Baby Doll (Carroll Baker): I don't want to be in the same room with a man that would make me live in a house with no furniture! My daddy would turn over in his grave if he knew, he would just turn over in his grave.
Archie Lee (Karl Malden): If your daddy turned in his grave as often as you say he'd turn in his grave, that old man would plow up the graveyard.
Tennessee Williams really knew how to get to the heart of things, and there may have been no better example of that than "Baby Doll," which premiered on this day in 1956.
It was a steamy story, all right — and the fact that it was almost totally implausible seems to have had no influence on moviegoers of the day. It was erotic and titillating and all that good stuff — and there wasn't a second of nudity to be seen! That may be the most implausible part of the whole thing for modern audiences — but you have to remember that this movie was in theaters at a time when the Hays Code was still in charge of things.
Consequently, anything of that nature took place in the viewers' minds. (This is purely speculation, of course, but it seems all but certain that "Baby Doll" be a much different movie if a remake was attempted today.)
That seems to have been the state of things when the movie began, too. Too much was happening in the mind — and not elsewhere.
Archie Lee (Karl Malden) was a middle–aged bigot, alcoholic and failing cotton gin owner in Mississippi. Carroll Baker, in an Oscar–nominated performance, was Baby Doll, his 19–year–old wife. They had been married for two years, but they had never been intimate because of a promise Archie Lee had made to Baby Doll's dying father.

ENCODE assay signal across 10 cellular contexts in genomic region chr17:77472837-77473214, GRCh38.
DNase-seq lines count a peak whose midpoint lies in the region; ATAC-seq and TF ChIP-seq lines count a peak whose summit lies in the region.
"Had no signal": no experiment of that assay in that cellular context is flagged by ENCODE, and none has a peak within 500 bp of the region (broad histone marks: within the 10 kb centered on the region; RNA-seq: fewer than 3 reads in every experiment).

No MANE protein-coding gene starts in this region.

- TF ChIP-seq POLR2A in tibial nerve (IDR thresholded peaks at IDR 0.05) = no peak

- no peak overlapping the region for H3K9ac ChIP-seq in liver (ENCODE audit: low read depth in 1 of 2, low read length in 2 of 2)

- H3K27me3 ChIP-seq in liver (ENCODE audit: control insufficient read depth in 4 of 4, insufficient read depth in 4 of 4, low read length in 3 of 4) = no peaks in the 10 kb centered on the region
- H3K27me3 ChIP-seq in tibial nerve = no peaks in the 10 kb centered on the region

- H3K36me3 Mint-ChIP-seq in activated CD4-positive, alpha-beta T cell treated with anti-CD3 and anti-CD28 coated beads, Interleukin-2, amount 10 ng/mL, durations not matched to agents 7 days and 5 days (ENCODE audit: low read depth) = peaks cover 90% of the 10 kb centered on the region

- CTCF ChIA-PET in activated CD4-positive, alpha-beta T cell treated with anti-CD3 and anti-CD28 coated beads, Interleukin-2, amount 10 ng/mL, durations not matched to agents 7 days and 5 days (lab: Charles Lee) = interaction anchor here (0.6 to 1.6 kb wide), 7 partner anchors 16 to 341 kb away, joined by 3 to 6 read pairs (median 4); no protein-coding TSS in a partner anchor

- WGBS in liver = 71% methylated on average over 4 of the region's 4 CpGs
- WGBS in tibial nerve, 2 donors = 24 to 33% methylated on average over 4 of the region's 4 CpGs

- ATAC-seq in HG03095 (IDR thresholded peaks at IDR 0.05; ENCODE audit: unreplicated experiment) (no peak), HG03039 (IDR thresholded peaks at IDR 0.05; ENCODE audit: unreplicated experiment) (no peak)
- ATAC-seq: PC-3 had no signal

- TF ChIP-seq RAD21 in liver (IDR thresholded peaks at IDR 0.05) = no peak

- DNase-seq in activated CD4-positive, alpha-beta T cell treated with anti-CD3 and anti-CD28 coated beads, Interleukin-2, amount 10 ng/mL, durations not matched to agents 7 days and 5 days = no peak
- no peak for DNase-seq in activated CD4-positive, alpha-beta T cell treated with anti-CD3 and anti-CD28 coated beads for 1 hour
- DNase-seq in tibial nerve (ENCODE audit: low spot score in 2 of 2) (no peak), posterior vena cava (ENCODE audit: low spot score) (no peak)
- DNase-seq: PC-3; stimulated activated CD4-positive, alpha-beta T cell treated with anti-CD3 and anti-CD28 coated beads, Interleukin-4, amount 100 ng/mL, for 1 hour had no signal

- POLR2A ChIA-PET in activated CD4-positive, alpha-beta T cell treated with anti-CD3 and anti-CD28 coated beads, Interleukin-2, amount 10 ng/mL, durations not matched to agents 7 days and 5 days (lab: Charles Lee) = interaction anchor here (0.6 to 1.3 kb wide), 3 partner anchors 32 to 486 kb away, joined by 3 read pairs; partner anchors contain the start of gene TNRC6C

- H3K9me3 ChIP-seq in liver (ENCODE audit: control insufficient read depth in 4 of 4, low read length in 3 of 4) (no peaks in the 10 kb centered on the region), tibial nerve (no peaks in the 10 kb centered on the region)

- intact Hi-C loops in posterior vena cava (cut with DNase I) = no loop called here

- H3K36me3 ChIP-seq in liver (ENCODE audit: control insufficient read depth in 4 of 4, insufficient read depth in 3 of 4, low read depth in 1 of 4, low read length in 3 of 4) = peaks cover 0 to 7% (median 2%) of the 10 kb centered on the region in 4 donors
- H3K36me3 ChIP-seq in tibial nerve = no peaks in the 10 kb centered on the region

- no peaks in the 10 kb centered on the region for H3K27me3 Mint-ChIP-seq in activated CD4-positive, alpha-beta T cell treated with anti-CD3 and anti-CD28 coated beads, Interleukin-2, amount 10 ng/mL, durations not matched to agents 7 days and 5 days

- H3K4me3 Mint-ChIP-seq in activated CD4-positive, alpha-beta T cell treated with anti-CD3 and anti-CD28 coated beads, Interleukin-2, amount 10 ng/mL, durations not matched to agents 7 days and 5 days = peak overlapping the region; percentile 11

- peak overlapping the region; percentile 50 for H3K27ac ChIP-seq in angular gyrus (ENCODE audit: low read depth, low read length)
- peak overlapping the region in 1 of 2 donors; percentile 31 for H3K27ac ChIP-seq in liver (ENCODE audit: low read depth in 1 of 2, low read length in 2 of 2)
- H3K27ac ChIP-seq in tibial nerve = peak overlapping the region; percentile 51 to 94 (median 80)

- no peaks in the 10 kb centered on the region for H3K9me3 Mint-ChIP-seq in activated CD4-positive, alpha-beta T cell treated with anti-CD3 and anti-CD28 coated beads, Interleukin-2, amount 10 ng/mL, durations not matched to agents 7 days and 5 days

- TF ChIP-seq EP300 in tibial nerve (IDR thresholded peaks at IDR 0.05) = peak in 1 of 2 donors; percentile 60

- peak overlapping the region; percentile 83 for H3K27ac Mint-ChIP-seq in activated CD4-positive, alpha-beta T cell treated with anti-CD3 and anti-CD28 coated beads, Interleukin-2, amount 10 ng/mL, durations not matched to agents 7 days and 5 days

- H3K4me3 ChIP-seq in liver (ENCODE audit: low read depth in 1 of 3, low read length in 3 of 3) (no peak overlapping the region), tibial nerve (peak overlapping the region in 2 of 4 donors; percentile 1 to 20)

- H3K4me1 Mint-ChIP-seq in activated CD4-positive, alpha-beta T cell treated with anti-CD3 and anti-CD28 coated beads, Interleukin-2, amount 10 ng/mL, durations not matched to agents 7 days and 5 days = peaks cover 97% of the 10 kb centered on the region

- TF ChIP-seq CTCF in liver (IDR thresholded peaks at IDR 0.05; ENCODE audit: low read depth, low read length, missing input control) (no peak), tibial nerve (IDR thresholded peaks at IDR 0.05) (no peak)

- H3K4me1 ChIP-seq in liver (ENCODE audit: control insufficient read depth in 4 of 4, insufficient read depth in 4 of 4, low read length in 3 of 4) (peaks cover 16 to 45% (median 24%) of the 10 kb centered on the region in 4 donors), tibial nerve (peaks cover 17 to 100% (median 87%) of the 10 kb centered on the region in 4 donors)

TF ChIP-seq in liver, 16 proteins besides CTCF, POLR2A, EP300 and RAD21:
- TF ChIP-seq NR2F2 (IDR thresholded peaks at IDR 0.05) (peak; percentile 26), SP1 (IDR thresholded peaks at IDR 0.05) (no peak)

He had promised they would not be intimate until her 20th birthday, and he had been faithful to his promise, but now Baby Doll's 20th birthday was drawing nigh, and she was dreading it. Archie Lee, meanwhile, had been impatiently waiting for it like a child waiting for Christmas morning. Baby Doll slept in a crib and sucked her thumb, and Archie Lee watched her through a hole in the wall, lusting for her.
"Baby Doll" was about lust of all kinds.
Eli Wallach, in his big–screen debut, was Archie Lee's competitor. He ran a newer and better cotton gin that had been taking away Archie Lee's business — and Silvy wanted Archie Lee's business and his wife.
Archie Lee torched the competitor's business. Wallach's character suspected Archie Lee was behind it, and he came up with a plan to get even. He took truck loads of cotton to Archie Lee and asked him to process the cotton for him. While Archie Lee was busy with that, the competitor put the moves on Baby Doll.
It may well have been the dialogues between Baby Doll and Silva that best demonstrated Williams' flair.
"I wouldn't dream of eatin' a nut that a man had cracked in his mouth," Baby Doll said at one point.
"You've got many refinements," Silva replied.
But it wouldn't be a Williams script without one of the characters enduring great emotional pain because of the actions of another character, and Malden's character was tortured by his tantalizing tease of a wife. She and Silva flaunted their flirtations in front of him, and Archie Lee got angrier and angrier.
Then Silva confronted Archie Lee with an affidavit he had forced Baby Doll to sign that incriminated Archie Lee in the burning of Silva's cotton gin. The police were summoned, presented with the affidavit, arrested Archie Lee and took him away.
The adaptation of Williams' earlier work, a one–act play called "27 Wagons Full of Cotton," was nominated for an Oscar but lost — as did Mildred Dunnock, nominated for Best Supporting Actress for her performance as Baby Doll's senile aunt who lived with the couple.
"Baby Doll" was condemned at the time of its release as amoral. Ironically, by modern standards, it is so tame it is shown frequently on cable movie channels like AMC and TCM.